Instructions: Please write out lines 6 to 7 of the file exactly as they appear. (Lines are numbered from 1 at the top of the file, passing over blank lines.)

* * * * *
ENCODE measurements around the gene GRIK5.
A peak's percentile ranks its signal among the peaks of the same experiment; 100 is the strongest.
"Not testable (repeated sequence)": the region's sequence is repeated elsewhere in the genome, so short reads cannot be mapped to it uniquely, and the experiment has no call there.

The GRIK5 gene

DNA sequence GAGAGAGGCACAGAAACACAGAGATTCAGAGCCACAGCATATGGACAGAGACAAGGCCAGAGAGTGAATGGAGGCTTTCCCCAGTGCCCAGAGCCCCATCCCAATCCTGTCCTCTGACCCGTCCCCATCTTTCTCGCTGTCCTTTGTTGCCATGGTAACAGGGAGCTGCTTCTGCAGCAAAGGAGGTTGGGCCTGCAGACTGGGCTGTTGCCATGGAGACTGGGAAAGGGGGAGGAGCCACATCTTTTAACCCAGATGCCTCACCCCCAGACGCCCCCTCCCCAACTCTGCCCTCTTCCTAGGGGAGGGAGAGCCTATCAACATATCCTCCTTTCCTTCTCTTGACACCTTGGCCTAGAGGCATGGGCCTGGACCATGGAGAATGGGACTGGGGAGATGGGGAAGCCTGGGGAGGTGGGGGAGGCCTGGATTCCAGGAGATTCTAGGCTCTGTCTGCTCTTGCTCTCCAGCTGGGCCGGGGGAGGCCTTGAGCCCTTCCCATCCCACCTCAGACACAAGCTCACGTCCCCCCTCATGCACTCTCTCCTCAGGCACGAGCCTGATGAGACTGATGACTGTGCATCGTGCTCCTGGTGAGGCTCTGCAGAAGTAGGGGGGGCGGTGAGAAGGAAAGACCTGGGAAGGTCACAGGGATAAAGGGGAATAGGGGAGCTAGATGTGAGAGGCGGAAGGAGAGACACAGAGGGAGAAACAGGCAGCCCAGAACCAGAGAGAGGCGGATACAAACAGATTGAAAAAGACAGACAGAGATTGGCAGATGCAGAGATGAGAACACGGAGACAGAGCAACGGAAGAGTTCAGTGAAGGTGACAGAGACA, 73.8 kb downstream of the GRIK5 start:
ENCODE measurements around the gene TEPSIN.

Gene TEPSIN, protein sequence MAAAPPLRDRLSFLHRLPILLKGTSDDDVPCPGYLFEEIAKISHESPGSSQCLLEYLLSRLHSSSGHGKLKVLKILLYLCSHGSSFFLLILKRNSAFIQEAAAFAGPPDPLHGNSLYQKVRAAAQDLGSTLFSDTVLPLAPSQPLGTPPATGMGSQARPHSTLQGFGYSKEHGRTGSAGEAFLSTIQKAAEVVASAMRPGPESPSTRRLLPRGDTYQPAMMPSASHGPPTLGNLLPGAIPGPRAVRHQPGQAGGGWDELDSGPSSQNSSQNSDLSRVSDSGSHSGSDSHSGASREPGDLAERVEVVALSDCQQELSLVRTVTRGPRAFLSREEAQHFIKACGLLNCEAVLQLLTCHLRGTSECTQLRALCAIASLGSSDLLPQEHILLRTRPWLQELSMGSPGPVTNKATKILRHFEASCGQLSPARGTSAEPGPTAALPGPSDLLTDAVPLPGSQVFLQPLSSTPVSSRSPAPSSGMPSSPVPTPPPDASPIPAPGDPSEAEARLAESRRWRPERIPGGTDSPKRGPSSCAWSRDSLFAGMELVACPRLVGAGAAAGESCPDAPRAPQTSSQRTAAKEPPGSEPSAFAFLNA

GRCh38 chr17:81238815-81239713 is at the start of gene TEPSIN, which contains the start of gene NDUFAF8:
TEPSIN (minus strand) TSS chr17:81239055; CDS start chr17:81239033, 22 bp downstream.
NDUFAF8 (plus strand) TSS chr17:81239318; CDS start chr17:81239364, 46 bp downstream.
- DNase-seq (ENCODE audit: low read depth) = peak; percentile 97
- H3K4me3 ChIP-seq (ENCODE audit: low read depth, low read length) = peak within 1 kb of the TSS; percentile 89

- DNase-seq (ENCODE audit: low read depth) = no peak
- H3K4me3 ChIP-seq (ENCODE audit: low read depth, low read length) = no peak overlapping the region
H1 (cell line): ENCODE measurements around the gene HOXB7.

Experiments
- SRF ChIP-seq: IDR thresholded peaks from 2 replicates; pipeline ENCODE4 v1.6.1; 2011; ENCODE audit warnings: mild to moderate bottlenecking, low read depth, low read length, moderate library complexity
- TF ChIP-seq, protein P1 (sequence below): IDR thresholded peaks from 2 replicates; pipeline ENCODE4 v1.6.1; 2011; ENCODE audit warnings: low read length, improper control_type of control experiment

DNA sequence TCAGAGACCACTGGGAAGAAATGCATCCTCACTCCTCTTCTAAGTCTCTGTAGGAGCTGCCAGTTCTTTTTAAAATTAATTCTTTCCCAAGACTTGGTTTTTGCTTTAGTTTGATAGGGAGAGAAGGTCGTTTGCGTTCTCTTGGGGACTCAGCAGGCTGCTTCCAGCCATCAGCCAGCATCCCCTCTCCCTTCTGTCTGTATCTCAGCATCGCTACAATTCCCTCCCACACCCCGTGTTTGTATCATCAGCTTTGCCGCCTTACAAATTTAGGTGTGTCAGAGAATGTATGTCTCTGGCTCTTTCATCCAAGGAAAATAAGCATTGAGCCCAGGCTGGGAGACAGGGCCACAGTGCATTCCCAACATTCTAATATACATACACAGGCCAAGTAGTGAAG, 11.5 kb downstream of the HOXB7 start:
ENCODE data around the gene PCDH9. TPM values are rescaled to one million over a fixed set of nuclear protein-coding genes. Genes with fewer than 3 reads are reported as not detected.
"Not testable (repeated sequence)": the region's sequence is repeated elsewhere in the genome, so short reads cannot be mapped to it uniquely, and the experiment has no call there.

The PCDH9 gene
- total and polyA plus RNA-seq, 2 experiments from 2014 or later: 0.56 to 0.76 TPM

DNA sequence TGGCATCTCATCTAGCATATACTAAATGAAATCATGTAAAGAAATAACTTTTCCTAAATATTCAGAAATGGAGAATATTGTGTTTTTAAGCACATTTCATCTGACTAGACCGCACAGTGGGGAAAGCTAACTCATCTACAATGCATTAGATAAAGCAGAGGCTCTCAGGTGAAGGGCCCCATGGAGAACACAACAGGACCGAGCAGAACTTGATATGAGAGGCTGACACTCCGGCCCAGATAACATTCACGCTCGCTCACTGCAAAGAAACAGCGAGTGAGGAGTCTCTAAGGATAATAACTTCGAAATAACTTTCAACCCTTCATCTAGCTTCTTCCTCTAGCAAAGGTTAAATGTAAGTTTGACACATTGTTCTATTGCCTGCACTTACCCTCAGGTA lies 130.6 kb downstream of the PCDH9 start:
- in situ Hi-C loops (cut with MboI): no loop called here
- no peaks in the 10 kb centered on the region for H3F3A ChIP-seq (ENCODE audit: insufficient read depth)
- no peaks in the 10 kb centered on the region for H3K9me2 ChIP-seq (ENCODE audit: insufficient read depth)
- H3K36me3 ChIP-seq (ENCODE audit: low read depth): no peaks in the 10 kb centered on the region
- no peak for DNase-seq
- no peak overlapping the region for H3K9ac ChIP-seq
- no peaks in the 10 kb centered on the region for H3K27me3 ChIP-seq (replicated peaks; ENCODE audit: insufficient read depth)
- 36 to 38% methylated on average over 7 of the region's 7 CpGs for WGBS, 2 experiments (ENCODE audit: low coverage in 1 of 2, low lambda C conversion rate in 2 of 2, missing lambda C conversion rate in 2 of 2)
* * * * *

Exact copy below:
ENCODE measurements around the gene TEPSIN.

Gene TEPSIN, protein sequence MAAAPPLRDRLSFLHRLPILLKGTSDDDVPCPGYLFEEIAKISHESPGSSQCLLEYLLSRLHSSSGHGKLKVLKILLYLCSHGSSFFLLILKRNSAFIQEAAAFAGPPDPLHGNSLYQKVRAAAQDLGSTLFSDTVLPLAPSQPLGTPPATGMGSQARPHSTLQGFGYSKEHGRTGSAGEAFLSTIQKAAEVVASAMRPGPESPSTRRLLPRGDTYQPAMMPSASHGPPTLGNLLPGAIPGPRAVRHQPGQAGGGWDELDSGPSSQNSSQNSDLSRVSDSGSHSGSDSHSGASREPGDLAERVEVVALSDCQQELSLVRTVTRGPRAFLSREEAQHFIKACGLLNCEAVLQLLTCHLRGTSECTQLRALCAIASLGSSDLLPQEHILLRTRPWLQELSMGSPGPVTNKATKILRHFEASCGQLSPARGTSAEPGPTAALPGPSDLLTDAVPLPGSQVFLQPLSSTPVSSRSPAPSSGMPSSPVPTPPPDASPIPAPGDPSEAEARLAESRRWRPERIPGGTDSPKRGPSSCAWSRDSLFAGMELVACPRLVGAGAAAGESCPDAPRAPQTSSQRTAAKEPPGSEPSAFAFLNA